Music: The Language Of Spirit
The great thing about music is that we can practice it in whatever way works for us. We don’t have to conform to anything strict or rigid, and no matter how we prefer to play, we can embrace it and use it to elevate our consciousness, inspiring ourselves to take it as far as we can in the process.
For example – you don’t have to be a good singer to embrace music, and whether you sing or play an instrument, all you have to do is diligently practice to get the most out of it. If you aren’t confident in yourself as a singer, maybe you can pick up a guitar, a keyboard or another instrument and practice away.
Singing seems like one of the hardest talents to hone, because in my opinion, singers put themselves out there a little more than people who play instruments. Anyone who plays music obviously puts themselves out there, but singers tend to be subjected to more social pressure.
We don’t even have to play music publicly, and the point of these articles is to provide a glimpse into its massive spiritual benefits instead of its social ones. We can elevate our consciousness by singing, playing an instrument, or even chanting wildly during meditation, and all we have to do is pursue what works for us.
Personally, I’m starting to think I’d benefit more from playing guitar than singing, and every musician will find specific paths that work for them. We don’t have to limit ourselves to one instrument, even if we sing, and if it lights our inner fire, we can pursue multiple instruments and increase our talent (and passion) for all of them.
Sri Chinmoy, our main guide for this series, tells us that listening to spiritual music while we sleep is helpful for the spirit but not as much for the body, which needs pure silence when it sleeps.
“Were we to play spiritual music on tape while we slept, would it benefit us in any way?
“While you are sleeping if you play soulful music, your subtle vital, subtle physical and subtle mind will enjoy it.
“But your physical body may find it difficult to appreciate it, for it wants total silence. Although soulful music will add to pure silence, inner silence, the physical body wants a kind of silence which is totally devoid of outer sound.” (1)
Playing a tape softly while we sleep will help our subtle bodies, he tells us, which are constantly active. Playing it loudly can negatively affect the physical body that’s trying to sleep, however, so we’ll want to be careful.
“If you play your tape very softly, it will definitely help and inspire the subtle physical and subtle vital which are not sleeping. Many, many times when the physical sleeps, the subtle physical and the subtle vital do not sleep.
“They move around. They roam here and there. They visit their friends and enemies. My music is definitely a source of joy to them. So for the subtle physical, subtle vital and subtle mind, undoubtedly it is a help. But for the gross physical which is trying to sleep, it may be a hindrance, a disaster.” (2)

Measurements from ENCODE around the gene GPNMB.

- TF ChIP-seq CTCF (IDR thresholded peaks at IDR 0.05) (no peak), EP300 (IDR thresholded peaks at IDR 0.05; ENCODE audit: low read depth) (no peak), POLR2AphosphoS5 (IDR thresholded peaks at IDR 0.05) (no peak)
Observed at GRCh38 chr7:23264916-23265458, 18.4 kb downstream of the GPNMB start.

We’re also told about the ‘supreme duty’ of the conscious musician, which, as I’ve said before, is to offer their creativity to Source.
“What is the supreme duty of an artist or musician?
“The supreme duty of an artist or musician is to meditate before he creates something and, while creating, to be in a very contemplative, divine mood. Then, when the creation is completed, he will immediately offer his creation to the Supreme.
“No matter what others say about his creation, no matter what his feelings are about his own creation, as soon as his creation is completed, he will offer it to the Supreme for Him to use in His own way. This is the supreme duty of the spiritual musician or artist.” (3)
It’s interesting that Sri Chinmoy mentions the importance of offering our creativity to Source, because I recently stumbled upon a very similar revelation. I was worried about something that had to do with my creativity, and I received an intuitive hint not to take it so personally.
Instead of making our creativity so personal and limiting it to what we feel like we can achieve based on our current level of talent, we can offer it to Source and let our divine Mother and Father take care of any lingering doubt.
It’s important to be grounded in the present moment, especially when it comes to creativity, and offering our work to Source is a great way to enjoy it while staying grounded in the Now, instead of taking ourselves out of the Now by worrying about what other people will think.
It helps to remember that we’re here to elevate humanity’s consciousness with creativity and anything else we enjoy, and we’re on this planet on a mission from the Most High to raise the awareness that desperately needs raised before we can bring this world into the light.
Since we’re on such a crucially important mission from Source, we might as well offer our creativity to him/her before we hit the ‘post’ button and send it out into the world.
That way, our creation will be inundated with divine energy and we’ll impact others on a much deeper level than if we would’ve offered it without any energetic input from our creator.